This tension between order and chaos felt by librarians (who want to protect the materials and their organizational order) and the users (who strive for knowledge by borrowing or accessing those materials) finds itself depicted in many screen portrayals of librarians. This tension is not gender-driven, however; both male and female librarians are depicted onscreen as people who are “obsessed with the order that rationality demands of them” (Radford and Radford, p. 261). Among others, Miss Anderson in Citizen Kane (1941), the librarian played by John Rothman in Sophie’s Choice (1982), and Elvia Allman in Breakfast at Tiffany’s (1961) all exhibit the hypertension caused (or created?) by the inherent conflict between perfect order and perfect chaos.

What do you think? If you’re a fellow librarian, have you been able to find a personal balance between order and chaos? Or, like the question about the hypen in “anal-rententive” that started us off, does it even matter in the end? (Hee hee.) 😉

And now for something not-so-completely-different… the patented shushing super power from the librarian action figure.

Librarian Action Figure from Archie McPhee” video uploaded by Archie McPhee is licensed under a Standard YouTube license

Sources used:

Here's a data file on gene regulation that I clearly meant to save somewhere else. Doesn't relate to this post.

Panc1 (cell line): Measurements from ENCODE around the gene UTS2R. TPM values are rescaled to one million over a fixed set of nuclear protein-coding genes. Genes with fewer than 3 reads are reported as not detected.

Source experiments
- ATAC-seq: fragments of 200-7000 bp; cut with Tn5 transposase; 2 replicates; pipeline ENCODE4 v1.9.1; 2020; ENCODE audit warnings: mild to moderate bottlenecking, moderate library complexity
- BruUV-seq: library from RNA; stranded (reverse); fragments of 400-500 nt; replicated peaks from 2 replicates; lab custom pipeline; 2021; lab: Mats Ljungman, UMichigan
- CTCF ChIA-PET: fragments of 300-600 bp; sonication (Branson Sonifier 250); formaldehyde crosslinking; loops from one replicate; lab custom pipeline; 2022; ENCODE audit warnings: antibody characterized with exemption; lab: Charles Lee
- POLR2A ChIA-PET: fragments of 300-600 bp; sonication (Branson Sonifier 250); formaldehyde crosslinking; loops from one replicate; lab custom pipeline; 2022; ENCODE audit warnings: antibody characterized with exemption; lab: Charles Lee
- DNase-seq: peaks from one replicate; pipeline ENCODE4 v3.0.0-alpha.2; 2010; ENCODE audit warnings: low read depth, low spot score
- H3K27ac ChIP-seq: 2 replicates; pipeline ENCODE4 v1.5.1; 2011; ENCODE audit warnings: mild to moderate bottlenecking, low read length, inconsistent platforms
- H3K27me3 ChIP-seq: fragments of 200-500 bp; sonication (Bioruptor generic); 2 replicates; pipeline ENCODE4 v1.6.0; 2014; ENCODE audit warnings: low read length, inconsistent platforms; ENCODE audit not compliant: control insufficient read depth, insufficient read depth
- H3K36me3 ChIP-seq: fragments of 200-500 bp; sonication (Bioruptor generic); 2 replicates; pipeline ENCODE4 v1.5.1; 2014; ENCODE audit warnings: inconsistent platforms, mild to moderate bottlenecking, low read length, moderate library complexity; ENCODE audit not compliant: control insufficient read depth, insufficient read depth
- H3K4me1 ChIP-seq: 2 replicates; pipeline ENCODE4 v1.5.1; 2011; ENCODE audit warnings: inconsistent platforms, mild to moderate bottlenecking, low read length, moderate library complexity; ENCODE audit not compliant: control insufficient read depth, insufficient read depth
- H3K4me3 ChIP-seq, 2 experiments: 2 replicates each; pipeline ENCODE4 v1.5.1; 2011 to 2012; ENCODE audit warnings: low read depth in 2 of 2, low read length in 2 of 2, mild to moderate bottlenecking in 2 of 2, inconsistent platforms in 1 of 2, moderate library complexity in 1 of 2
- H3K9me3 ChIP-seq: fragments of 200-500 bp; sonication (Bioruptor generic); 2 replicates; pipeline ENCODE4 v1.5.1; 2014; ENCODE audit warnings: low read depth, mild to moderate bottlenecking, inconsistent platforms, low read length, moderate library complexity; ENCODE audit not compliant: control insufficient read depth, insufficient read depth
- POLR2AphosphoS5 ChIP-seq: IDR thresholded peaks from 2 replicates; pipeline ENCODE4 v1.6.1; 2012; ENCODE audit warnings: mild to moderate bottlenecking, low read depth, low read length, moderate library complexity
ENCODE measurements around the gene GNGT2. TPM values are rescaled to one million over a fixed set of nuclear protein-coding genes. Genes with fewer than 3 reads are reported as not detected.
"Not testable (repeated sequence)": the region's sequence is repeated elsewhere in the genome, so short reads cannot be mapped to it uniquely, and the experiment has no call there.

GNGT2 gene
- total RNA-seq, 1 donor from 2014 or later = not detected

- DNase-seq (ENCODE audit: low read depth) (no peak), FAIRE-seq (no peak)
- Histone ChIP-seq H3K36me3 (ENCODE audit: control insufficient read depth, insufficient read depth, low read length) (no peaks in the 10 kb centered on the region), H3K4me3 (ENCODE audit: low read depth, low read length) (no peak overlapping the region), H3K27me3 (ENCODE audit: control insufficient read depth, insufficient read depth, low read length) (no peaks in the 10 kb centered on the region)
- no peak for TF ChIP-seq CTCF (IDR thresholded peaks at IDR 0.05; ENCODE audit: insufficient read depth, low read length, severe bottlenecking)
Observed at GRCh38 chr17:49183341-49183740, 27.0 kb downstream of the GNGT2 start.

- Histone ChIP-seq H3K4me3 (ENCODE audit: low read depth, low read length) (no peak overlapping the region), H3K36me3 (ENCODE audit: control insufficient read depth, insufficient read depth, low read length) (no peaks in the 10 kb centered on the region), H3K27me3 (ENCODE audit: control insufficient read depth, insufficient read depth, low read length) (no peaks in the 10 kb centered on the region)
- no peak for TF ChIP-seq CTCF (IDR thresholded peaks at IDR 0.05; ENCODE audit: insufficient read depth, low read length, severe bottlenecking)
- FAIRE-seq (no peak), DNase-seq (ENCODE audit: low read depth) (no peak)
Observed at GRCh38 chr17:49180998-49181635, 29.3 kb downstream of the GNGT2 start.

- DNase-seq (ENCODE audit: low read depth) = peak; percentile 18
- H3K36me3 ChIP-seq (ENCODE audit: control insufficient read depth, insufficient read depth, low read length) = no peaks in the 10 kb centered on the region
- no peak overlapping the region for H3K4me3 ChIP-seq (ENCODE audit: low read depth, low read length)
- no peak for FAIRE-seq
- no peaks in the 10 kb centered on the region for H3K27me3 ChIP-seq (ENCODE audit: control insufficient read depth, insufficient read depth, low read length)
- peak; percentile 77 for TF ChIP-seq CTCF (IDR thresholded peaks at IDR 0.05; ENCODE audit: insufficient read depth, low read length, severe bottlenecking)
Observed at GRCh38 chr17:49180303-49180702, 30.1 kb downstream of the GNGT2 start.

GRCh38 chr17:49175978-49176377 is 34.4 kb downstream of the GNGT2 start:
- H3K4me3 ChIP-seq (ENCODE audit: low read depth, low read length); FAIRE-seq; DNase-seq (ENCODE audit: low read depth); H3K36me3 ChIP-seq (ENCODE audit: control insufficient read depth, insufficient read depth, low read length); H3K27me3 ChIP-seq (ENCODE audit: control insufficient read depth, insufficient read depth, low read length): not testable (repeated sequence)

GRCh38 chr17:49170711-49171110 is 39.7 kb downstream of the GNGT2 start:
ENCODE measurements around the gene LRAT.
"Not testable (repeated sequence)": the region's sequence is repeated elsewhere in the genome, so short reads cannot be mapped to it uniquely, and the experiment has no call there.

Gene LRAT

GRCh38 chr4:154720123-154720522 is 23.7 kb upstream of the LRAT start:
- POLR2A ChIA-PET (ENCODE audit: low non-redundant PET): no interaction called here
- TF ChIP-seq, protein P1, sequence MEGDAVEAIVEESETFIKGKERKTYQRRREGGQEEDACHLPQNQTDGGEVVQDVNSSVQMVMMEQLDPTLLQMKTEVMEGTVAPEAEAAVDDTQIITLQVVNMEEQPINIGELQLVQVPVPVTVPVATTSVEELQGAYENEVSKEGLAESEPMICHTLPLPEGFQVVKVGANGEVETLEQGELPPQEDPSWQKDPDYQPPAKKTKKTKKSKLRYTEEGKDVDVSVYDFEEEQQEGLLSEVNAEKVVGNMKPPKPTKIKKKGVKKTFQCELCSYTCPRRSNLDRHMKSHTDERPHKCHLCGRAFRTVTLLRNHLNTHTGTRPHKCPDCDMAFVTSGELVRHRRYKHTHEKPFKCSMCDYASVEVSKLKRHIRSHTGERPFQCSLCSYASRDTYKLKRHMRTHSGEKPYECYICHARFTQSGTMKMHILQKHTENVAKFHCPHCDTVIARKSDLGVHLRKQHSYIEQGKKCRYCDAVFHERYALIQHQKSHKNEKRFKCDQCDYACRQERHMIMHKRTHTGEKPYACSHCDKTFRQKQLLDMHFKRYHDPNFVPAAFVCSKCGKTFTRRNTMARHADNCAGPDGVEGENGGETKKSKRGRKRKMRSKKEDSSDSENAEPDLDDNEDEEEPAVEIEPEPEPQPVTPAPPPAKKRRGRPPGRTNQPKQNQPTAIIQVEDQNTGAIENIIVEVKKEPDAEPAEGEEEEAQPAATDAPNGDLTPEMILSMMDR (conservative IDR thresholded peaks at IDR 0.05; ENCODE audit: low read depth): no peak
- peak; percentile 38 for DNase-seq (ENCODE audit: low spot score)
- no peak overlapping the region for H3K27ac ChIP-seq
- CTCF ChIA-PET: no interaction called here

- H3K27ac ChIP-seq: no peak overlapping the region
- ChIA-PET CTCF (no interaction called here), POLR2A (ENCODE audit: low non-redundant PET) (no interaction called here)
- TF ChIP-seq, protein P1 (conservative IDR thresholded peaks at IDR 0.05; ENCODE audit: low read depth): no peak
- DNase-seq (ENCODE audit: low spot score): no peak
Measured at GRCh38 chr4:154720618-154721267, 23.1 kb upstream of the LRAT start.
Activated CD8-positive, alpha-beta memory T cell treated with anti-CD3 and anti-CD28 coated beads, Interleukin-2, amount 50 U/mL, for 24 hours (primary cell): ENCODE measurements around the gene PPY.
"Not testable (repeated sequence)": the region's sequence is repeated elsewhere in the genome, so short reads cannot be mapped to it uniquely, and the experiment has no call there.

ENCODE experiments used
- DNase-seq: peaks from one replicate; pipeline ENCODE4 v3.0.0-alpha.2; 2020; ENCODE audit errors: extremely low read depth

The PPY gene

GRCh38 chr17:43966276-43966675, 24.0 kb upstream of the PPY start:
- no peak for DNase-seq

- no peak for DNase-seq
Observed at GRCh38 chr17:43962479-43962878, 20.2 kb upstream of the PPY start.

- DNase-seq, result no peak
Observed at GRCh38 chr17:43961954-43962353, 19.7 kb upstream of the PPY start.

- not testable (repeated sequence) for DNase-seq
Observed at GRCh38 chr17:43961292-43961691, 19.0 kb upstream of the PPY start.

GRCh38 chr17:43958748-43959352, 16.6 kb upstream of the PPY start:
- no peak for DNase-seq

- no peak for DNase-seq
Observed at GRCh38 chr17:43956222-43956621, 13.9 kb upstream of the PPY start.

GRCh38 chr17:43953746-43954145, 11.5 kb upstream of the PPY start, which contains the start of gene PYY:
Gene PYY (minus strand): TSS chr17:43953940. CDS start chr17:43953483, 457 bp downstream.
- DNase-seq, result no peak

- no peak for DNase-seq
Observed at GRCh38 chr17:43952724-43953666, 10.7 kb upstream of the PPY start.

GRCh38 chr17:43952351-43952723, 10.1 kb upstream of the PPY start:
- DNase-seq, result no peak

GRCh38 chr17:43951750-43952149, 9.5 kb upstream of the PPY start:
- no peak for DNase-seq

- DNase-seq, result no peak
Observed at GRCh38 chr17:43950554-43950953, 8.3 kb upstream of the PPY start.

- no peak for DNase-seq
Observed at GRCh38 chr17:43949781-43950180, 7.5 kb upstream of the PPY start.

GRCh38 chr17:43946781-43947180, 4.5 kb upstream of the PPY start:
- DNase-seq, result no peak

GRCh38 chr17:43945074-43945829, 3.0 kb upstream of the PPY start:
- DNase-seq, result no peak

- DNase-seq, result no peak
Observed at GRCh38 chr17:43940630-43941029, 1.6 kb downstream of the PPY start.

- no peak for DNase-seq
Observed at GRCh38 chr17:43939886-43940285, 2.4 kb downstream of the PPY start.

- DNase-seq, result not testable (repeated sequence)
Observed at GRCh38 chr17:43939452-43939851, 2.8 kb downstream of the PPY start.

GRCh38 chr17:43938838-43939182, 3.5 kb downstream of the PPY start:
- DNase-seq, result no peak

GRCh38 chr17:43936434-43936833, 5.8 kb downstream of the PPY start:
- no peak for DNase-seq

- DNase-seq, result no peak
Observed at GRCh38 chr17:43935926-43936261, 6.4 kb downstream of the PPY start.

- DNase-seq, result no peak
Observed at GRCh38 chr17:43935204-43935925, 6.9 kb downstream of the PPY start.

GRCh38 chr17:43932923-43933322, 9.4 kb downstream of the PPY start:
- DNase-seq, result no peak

• Breakfast at Tiffany’s. Dir. Blake Edwards. Perf. Audrey Hepburn, George Peppard, Mickey Rooney, Patricia Neal. Paramount, 1961.
  • Citizen Kane. Dir. Orson Welles. Perf. Orson Welles, Joseph Cotton, Ruth Warrick, Alan Ladd. RKO, 1941.
  • City Slickers II: The Legend of Curly’s Gold. Dir. Paul Weiland. Perf. Billy Crystal, Daniel Stern, Jon Lovitz, Jack Palance. Castle Rock Entertainment/Warner Home Video, 1994.
  • The Name of the Rose. Dir. Jean-Jacques Annaud. Perf. Sean Connery, Christian Slater, F. Murray Abraham, Ron Perlman. 20th Century Fox, 1986.
  • Party Girl. Dir. Daisy von Scherler Mayer. Perf. Parker Posey, Sasha von Scherler, Guillermo Diaz, Liev Schreiber. First Look, 1995.
  • Radford, Marie L., and Gary P. Radford. “Power, Knowledge, and Fear: Feminism, Foucault, and the Stereotype of the Female Librarian.” The Library Quarterly: Information, Community, Policy 67.3 (July 1997): 250-266.
  • Sophie’s Choice. Dir. Alan J. Pakula. Perf. Meryl Streep, Kevin Kline, Peter MacNicol. Universal, 1982.
  • UHF. Dir. Jay Levey. Perf. Weird Al Yankovic, Victoria Jackson, Kevin McCarthy, Michael Richards. Orion, 1989.